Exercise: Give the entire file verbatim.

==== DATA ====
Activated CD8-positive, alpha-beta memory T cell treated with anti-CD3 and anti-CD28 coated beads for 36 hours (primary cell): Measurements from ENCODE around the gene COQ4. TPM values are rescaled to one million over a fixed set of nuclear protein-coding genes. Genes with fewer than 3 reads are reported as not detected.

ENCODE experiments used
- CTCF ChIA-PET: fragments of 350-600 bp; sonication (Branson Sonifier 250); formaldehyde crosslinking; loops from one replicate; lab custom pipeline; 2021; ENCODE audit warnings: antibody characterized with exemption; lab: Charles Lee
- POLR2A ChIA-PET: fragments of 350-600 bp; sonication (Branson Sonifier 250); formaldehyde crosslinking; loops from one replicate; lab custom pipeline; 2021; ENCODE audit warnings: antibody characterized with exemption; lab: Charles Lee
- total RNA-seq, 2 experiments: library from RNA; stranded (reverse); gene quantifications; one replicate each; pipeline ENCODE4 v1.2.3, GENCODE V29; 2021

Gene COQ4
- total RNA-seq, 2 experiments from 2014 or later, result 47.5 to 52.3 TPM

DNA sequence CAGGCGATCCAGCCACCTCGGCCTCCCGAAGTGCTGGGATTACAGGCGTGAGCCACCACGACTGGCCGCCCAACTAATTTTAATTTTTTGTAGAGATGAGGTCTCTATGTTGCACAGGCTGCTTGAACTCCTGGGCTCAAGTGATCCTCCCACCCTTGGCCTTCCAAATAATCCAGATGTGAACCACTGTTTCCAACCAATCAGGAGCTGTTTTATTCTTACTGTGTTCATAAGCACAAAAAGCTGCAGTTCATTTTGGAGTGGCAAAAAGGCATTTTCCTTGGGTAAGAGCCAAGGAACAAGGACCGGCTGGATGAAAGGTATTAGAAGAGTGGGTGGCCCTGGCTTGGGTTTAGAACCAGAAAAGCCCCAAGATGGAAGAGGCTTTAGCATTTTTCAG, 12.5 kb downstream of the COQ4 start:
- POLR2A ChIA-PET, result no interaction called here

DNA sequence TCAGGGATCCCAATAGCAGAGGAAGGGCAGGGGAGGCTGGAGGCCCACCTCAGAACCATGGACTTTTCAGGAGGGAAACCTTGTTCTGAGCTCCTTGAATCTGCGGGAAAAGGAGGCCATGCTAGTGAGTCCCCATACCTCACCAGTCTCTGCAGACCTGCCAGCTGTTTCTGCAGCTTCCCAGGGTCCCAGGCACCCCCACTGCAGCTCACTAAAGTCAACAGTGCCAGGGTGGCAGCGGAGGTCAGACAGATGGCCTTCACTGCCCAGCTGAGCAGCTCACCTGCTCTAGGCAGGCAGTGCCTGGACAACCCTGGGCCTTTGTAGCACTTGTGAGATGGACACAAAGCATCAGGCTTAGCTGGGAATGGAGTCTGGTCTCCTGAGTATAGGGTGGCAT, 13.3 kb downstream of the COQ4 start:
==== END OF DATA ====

Activated CD8-positive, alpha-beta memory T cell treated with anti-CD3 and anti-CD28 coated beads for 36 hours (primary cell): Measurements from ENCODE around the gene COQ4. TPM values are rescaled to one million over a fixed set of nuclear protein-coding genes. Genes with fewer than 3 reads are reported as not detected.

ENCODE experiments used
- CTCF ChIA-PET: fragments of 350-600 bp; sonication (Branson Sonifier 250); formaldehyde crosslinking; loops from one replicate; lab custom pipeline; 2021; ENCODE audit warnings: antibody characterized with exemption; lab: Charles Lee
- POLR2A ChIA-PET: fragments of 350-600 bp; sonication (Branson Sonifier 250); formaldehyde crosslinking; loops from one replicate; lab custom pipeline; 2021; ENCODE audit warnings: antibody characterized with exemption; lab: Charles Lee
- total RNA-seq, 2 experiments: library from RNA; stranded (reverse); gene quantifications; one replicate each; pipeline ENCODE4 v1.2.3, GENCODE V29; 2021

Gene COQ4
- total RNA-seq, 2 experiments from 2014 or later, result 47.5 to 52.3 TPM

DNA sequence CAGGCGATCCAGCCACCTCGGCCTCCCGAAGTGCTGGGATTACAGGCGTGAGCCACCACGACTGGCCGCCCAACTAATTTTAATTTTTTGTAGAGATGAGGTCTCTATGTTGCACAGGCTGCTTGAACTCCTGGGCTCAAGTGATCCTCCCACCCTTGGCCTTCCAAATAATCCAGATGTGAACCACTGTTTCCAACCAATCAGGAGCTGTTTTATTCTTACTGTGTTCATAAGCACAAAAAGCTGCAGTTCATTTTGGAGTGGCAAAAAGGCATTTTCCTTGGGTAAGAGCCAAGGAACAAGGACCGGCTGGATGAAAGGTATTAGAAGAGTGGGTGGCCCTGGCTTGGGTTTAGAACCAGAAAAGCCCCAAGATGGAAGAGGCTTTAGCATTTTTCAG, 12.5 kb downstream of the COQ4 start:
- POLR2A ChIA-PET, result no interaction called here

DNA sequence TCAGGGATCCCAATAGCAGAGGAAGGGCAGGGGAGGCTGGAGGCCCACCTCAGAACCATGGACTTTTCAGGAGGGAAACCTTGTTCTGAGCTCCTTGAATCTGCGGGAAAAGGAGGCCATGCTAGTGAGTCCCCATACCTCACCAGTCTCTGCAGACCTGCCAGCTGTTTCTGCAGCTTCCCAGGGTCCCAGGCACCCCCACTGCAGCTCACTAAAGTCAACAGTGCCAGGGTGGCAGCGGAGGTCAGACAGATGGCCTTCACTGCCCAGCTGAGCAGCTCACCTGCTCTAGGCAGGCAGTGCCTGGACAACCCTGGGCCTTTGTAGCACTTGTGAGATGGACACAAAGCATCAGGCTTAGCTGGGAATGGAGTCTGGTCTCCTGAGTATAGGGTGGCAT, 13.3 kb downstream of the COQ4 start: